3 teaspoons in total of ground spices – choose from coriander, cumin, pepper, turmeric, ginger, allspice, nutmeg, cardamom (use less of a measure if choosing from the last 3 listed)
1 cinnamon stick
75g dried sour cherries (or dried cranberries)
100g shelled pistachios (or flaked almond)
225ml chicken stock, boiling, plus 225ml water, boiling (450ml in all, or use all water if you like)

To Serve:
200g plain yoghurt
1 small clove of garlic, crushed
2 teaspoons sumac (optional)
a medium bunch of herbs, leaves roughly chopped – parsley, dill or mint, or a combination
1 teaspoon chilli flakes, or to taste lemon wedges


STEP 1: Wash the Basmati rice thoroughly and drain well.
STEP 2: Heat the butter in a pan over a medium heat, then add the onion and sauté for 8–10 minutes, until it turns completely soft. Add the spices, cherries and a generous pinch of salt and cook for 1 minute more.
STEP 3: Add the rice and pistachios and give a good stir over the heat for a minute or 2 to toast the rice, then add the liquid and check the seasoning.
STEP 4: Put a lid on the pan and cook the rice on high for 3 minutes, then turn the heat down to low and continue to cook for 15 more minutes, until all the liquid has evaporated and the rice is tender.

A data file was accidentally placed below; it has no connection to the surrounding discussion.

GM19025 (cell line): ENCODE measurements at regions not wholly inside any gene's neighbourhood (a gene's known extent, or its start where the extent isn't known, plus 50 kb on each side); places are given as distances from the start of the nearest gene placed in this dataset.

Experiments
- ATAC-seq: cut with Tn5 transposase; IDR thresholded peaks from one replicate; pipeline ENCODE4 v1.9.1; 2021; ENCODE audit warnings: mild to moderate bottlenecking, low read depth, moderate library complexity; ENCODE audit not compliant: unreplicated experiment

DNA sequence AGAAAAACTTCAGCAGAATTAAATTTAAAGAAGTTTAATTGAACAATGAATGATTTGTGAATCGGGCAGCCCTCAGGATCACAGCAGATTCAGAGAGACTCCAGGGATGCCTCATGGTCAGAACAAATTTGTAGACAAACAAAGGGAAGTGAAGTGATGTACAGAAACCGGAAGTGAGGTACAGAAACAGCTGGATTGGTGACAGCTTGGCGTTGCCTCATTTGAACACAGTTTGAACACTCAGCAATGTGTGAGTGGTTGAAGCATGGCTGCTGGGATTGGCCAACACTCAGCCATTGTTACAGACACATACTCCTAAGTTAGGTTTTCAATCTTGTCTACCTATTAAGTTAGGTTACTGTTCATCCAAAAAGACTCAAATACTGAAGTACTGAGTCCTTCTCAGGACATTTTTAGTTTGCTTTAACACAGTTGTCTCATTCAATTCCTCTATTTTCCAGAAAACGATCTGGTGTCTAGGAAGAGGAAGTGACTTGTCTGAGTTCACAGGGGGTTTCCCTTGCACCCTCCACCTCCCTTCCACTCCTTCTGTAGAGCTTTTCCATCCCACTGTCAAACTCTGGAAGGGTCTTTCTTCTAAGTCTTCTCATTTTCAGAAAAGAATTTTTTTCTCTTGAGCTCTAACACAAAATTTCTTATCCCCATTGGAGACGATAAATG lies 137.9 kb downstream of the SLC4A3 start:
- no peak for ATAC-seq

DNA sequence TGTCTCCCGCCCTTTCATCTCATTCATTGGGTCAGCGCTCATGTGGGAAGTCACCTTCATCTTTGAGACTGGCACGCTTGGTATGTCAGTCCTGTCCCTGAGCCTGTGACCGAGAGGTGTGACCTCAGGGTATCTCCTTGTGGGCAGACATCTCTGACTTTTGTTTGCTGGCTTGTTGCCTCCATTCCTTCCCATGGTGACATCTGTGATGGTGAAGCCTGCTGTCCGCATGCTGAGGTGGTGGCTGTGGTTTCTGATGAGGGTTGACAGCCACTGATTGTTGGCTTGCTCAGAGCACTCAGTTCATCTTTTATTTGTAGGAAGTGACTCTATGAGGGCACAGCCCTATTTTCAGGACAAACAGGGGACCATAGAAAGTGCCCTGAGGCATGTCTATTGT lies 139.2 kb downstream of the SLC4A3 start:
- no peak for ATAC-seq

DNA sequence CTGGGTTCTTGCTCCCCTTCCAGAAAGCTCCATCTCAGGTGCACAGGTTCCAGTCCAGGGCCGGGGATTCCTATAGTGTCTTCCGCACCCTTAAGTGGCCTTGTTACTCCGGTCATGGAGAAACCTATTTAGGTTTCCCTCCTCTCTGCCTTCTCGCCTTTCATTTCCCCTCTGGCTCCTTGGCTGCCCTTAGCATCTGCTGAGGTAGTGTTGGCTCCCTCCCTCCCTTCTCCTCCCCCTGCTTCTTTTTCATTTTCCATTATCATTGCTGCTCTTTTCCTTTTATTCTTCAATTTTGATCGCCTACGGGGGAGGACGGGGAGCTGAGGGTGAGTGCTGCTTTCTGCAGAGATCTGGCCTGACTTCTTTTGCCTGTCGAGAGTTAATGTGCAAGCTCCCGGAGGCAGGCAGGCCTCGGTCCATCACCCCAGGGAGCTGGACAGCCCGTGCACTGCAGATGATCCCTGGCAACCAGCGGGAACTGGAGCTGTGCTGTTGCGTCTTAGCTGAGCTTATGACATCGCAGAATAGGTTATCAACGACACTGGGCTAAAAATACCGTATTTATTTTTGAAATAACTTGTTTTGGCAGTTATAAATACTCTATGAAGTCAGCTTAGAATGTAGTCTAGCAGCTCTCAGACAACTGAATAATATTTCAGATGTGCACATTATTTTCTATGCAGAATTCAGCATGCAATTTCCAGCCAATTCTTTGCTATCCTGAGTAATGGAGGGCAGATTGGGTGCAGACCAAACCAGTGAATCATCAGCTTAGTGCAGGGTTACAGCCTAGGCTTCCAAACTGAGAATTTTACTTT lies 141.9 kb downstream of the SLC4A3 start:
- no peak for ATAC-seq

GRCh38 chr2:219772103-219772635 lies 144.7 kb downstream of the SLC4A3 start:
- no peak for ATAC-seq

STEP 5: Take off the heat. Place a clean tea towel between pan and lid and let the pan sit and rest for 5 minutes. The tea towel will help draw excess moisture from the pan and helps to keep the rice extra fluffy.
STEP 6: While the rice is cooking, season the yoghurt with a bit of salt, the garlic and the sumac, if using.
STEP 7: When the rice is ready to serve, with a fork stir through the majority of the herbs, stuffing the rice as you go.
STEP 8: Serve the pilaf at the table, with the yoghurt, chilli flakes, remaining herbs and lemons to add per bowlful.

Black Bean and Beetroot Burgers

The Art of the Larder: Recipes Straight from the Storecupboard

Serve these beet burgers with your choice of sour cream, mayonnaise, aïoli, pickles (sliced gherkins are fabulous here), lettuce leaves, goat’s cheese or feta. On rye bread or in a roll, find a combination that works for you.


1 onion, finely diced
1 tablespoon olive oil
2 cloves of garlic, finely sliced
2 medium beetroot (about 300g), peeled and grated
1 x 400g tin of black beans, rinsed and drained, then roughly mashed with a fork
1 tablespoon Dijon mustard
1⁄2 teaspoon sweet paprika – smoked or unsmoked
1 teaspoon cumin seeds, toasted and ground
1 teaspoon coriander seeds, toasted and ground